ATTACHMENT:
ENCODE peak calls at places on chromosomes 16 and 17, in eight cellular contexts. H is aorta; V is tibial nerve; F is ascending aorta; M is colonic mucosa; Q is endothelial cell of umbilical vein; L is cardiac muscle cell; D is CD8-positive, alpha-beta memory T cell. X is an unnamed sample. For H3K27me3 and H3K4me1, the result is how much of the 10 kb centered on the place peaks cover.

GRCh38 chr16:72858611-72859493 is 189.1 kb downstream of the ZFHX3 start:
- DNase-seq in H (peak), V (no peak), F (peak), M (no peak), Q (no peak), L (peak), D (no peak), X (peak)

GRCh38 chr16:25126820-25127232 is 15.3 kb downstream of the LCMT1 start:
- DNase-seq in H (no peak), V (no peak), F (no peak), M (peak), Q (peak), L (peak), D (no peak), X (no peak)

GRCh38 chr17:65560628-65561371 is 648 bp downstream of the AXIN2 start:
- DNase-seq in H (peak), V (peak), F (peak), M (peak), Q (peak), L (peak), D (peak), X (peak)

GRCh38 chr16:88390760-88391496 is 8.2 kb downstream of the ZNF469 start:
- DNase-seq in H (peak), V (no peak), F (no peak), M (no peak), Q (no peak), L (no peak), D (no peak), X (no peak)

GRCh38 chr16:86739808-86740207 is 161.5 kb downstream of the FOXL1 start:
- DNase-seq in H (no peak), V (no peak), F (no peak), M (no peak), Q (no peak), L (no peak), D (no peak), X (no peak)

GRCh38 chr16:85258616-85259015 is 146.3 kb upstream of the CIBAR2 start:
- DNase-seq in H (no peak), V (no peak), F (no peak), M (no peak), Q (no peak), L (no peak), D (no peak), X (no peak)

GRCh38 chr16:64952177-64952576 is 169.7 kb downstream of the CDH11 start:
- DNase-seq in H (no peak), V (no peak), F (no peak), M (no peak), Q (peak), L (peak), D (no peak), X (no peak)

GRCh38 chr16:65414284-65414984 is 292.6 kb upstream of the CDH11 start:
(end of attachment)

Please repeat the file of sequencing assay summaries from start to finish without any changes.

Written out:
ENCODE peak calls at places on chromosomes 16 and 17, in eight cellular contexts. H is aorta; V is tibial nerve; F is ascending aorta; M is colonic mucosa; Q is endothelial cell of umbilical vein; L is cardiac muscle cell; D is CD8-positive, alpha-beta memory T cell. X is an unnamed sample. For H3K27me3 and H3K4me1, the result is how much of the 10 kb centered on the place peaks cover.

GRCh38 chr16:72858611-72859493 is 189.1 kb downstream of the ZFHX3 start:
- DNase-seq in H (peak), V (no peak), F (peak), M (no peak), Q (no peak), L (peak), D (no peak), X (peak)

GRCh38 chr16:25126820-25127232 is 15.3 kb downstream of the LCMT1 start:
- DNase-seq in H (no peak), V (no peak), F (no peak), M (peak), Q (peak), L (peak), D (no peak), X (no peak)

GRCh38 chr17:65560628-65561371 is 648 bp downstream of the AXIN2 start:
- DNase-seq in H (peak), V (peak), F (peak), M (peak), Q (peak), L (peak), D (peak), X (peak)

GRCh38 chr16:88390760-88391496 is 8.2 kb downstream of the ZNF469 start:
- DNase-seq in H (peak), V (no peak), F (no peak), M (no peak), Q (no peak), L (no peak), D (no peak), X (no peak)

GRCh38 chr16:86739808-86740207 is 161.5 kb downstream of the FOXL1 start:
- DNase-seq in H (no peak), V (no peak), F (no peak), M (no peak), Q (no peak), L (no peak), D (no peak), X (no peak)

GRCh38 chr16:85258616-85259015 is 146.3 kb upstream of the CIBAR2 start:
- DNase-seq in H (no peak), V (no peak), F (no peak), M (no peak), Q (no peak), L (no peak), D (no peak), X (no peak)

GRCh38 chr16:64952177-64952576 is 169.7 kb downstream of the CDH11 start:
- DNase-seq in H (no peak), V (no peak), F (no peak), M (no peak), Q (peak), L (peak), D (no peak), X (no peak)

GRCh38 chr16:65414284-65414984 is 292.6 kb upstream of the CDH11 start: